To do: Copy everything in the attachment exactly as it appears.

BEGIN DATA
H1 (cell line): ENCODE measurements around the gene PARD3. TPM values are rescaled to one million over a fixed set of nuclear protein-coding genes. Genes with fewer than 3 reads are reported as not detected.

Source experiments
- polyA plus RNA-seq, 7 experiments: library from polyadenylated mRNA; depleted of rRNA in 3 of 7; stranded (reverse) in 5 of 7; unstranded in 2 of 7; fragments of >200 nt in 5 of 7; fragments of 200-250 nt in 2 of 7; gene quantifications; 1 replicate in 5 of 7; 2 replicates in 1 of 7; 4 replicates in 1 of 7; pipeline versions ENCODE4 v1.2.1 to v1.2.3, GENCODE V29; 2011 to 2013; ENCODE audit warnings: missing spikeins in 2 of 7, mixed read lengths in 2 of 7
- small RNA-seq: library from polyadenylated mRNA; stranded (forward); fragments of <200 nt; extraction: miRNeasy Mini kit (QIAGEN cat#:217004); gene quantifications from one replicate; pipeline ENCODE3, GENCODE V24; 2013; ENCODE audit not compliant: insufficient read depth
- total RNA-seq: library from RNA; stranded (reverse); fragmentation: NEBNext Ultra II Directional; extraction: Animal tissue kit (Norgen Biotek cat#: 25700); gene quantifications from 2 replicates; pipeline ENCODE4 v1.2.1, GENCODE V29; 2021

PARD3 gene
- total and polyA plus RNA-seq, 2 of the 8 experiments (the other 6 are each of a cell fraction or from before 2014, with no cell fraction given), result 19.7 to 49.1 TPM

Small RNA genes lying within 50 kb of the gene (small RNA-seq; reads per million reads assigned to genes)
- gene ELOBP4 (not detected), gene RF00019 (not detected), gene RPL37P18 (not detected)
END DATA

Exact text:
H1 (cell line): ENCODE measurements around the gene PARD3. TPM values are rescaled to one million over a fixed set of nuclear protein-coding genes. Genes with fewer than 3 reads are reported as not detected.

Source experiments
- polyA plus RNA-seq, 7 experiments: library from polyadenylated mRNA; depleted of rRNA in 3 of 7; stranded (reverse) in 5 of 7; unstranded in 2 of 7; fragments of >200 nt in 5 of 7; fragments of 200-250 nt in 2 of 7; gene quantifications; 1 replicate in 5 of 7; 2 replicates in 1 of 7; 4 replicates in 1 of 7; pipeline versions ENCODE4 v1.2.1 to v1.2.3, GENCODE V29; 2011 to 2013; ENCODE audit warnings: missing spikeins in 2 of 7, mixed read lengths in 2 of 7
- small RNA-seq: library from polyadenylated mRNA; stranded (forward); fragments of <200 nt; extraction: miRNeasy Mini kit (QIAGEN cat#:217004); gene quantifications from one replicate; pipeline ENCODE3, GENCODE V24; 2013; ENCODE audit not compliant: insufficient read depth
- total RNA-seq: library from RNA; stranded (reverse); fragmentation: NEBNext Ultra II Directional; extraction: Animal tissue kit (Norgen Biotek cat#: 25700); gene quantifications from 2 replicates; pipeline ENCODE4 v1.2.1, GENCODE V29; 2021

PARD3 gene
- total and polyA plus RNA-seq, 2 of the 8 experiments (the other 6 are each of a cell fraction or from before 2014, with no cell fraction given), result 19.7 to 49.1 TPM

Small RNA genes lying within 50 kb of the gene (small RNA-seq; reads per million reads assigned to genes)
- gene ELOBP4 (not detected), gene RF00019 (not detected), gene RPL37P18 (not detected)